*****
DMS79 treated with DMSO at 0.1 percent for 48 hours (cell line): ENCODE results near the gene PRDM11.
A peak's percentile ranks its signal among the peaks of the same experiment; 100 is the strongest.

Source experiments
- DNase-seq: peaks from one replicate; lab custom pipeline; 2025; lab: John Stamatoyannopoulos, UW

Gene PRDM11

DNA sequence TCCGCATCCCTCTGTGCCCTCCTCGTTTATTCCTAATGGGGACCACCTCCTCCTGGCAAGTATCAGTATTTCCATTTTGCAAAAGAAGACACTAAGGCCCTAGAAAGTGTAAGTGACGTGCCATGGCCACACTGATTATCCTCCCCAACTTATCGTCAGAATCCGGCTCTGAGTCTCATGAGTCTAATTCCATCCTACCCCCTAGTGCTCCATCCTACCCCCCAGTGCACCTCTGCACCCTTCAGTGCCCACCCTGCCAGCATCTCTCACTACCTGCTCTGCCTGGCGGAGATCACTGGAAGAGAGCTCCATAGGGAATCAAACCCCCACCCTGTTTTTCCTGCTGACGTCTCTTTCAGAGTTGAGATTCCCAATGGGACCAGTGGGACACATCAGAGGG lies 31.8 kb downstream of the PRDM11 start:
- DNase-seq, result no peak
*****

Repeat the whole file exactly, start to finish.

DMS79 treated with DMSO at 0.1 percent for 48 hours (cell line): ENCODE results near the gene PRDM11.
A peak's percentile ranks its signal among the peaks of the same experiment; 100 is the strongest.

Source experiments
- DNase-seq: peaks from one replicate; lab custom pipeline; 2025; lab: John Stamatoyannopoulos, UW

Gene PRDM11

DNA sequence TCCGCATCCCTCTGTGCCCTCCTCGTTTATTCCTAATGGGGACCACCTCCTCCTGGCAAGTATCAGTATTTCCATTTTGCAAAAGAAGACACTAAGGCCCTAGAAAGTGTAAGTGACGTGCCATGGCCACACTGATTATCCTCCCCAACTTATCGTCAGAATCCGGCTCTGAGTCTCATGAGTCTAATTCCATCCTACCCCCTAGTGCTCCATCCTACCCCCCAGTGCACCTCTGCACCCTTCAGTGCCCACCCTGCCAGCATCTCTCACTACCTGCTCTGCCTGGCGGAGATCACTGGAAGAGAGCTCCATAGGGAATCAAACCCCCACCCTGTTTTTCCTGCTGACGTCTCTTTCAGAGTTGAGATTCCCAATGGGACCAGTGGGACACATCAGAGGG lies 31.8 kb downstream of the PRDM11 start:
- DNase-seq, result no peak